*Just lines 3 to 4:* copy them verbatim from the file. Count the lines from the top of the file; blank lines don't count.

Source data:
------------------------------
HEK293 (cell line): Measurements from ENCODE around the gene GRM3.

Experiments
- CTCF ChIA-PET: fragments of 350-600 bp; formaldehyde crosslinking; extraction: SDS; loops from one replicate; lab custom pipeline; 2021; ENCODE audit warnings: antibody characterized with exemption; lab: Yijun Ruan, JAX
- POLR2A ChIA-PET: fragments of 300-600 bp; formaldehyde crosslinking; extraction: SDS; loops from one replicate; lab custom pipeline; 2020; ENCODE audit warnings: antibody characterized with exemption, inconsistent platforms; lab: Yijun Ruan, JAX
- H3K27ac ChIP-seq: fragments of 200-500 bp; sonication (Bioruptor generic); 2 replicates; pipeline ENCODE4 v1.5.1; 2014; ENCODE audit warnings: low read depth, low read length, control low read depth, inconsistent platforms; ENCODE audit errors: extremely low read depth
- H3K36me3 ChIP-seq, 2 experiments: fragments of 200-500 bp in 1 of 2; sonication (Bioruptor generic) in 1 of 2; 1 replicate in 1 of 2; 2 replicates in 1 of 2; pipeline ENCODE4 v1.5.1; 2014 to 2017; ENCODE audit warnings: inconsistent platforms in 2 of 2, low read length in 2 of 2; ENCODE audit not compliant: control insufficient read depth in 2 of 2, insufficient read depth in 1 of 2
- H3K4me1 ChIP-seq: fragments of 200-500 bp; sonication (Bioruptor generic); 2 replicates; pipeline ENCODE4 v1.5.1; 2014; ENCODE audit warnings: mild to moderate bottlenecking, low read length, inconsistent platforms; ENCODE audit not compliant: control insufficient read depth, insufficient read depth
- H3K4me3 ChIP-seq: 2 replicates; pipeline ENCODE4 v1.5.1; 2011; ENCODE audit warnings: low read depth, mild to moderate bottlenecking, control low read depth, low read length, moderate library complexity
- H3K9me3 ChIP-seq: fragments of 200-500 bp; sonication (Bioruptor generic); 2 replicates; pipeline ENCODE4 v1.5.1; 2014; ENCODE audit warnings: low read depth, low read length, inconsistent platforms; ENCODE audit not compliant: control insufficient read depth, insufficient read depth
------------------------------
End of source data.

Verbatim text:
- CTCF ChIA-PET: fragments of 350-600 bp; formaldehyde crosslinking; extraction: SDS; loops from one replicate; lab custom pipeline; 2021; ENCODE audit warnings: antibody characterized with exemption; lab: Yijun Ruan, JAX
- POLR2A ChIA-PET: fragments of 300-600 bp; formaldehyde crosslinking; extraction: SDS; loops from one replicate; lab custom pipeline; 2020; ENCODE audit warnings: antibody characterized with exemption, inconsistent platforms; lab: Yijun Ruan, JAX